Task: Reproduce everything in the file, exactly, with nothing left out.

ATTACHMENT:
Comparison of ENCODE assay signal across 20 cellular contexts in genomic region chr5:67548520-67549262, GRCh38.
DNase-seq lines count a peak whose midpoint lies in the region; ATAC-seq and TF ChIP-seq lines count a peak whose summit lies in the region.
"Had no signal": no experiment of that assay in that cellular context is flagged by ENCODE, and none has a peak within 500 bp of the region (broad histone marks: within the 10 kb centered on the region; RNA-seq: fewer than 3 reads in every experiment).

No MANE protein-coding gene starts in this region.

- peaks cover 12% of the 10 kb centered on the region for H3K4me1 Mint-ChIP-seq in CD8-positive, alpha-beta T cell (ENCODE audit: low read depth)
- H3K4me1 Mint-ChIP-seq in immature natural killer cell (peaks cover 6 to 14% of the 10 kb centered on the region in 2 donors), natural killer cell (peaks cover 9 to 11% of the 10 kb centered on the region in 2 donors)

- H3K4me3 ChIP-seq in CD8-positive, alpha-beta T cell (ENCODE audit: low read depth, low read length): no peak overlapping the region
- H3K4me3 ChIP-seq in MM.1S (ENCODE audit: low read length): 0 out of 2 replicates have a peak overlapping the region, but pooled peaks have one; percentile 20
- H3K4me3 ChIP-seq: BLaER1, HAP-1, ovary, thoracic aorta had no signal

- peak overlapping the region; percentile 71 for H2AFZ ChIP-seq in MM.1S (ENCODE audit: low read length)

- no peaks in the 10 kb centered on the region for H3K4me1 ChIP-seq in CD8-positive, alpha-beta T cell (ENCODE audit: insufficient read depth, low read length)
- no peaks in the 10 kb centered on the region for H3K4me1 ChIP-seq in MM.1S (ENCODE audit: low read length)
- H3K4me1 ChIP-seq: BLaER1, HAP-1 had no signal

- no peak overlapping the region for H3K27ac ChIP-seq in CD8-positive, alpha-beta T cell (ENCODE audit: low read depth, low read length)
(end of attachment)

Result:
Comparison of ENCODE assay signal across 20 cellular contexts in genomic region chr5:67548520-67549262, GRCh38.
DNase-seq lines count a peak whose midpoint lies in the region; ATAC-seq and TF ChIP-seq lines count a peak whose summit lies in the region.
"Had no signal": no experiment of that assay in that cellular context is flagged by ENCODE, and none has a peak within 500 bp of the region (broad histone marks: within the 10 kb centered on the region; RNA-seq: fewer than 3 reads in every experiment).

No MANE protein-coding gene starts in this region.

- peaks cover 12% of the 10 kb centered on the region for H3K4me1 Mint-ChIP-seq in CD8-positive, alpha-beta T cell (ENCODE audit: low read depth)
- H3K4me1 Mint-ChIP-seq in immature natural killer cell (peaks cover 6 to 14% of the 10 kb centered on the region in 2 donors), natural killer cell (peaks cover 9 to 11% of the 10 kb centered on the region in 2 donors)

- H3K4me3 ChIP-seq in CD8-positive, alpha-beta T cell (ENCODE audit: low read depth, low read length): no peak overlapping the region
- H3K4me3 ChIP-seq in MM.1S (ENCODE audit: low read length): 0 out of 2 replicates have a peak overlapping the region, but pooled peaks have one; percentile 20
- H3K4me3 ChIP-seq: BLaER1, HAP-1, ovary, thoracic aorta had no signal

- peak overlapping the region; percentile 71 for H2AFZ ChIP-seq in MM.1S (ENCODE audit: low read length)

- no peaks in the 10 kb centered on the region for H3K4me1 ChIP-seq in CD8-positive, alpha-beta T cell (ENCODE audit: insufficient read depth, low read length)
- no peaks in the 10 kb centered on the region for H3K4me1 ChIP-seq in MM.1S (ENCODE audit: low read length)
- H3K4me1 ChIP-seq: BLaER1, HAP-1 had no signal

- no peak overlapping the region for H3K27ac ChIP-seq in CD8-positive, alpha-beta T cell (ENCODE audit: low read depth, low read length)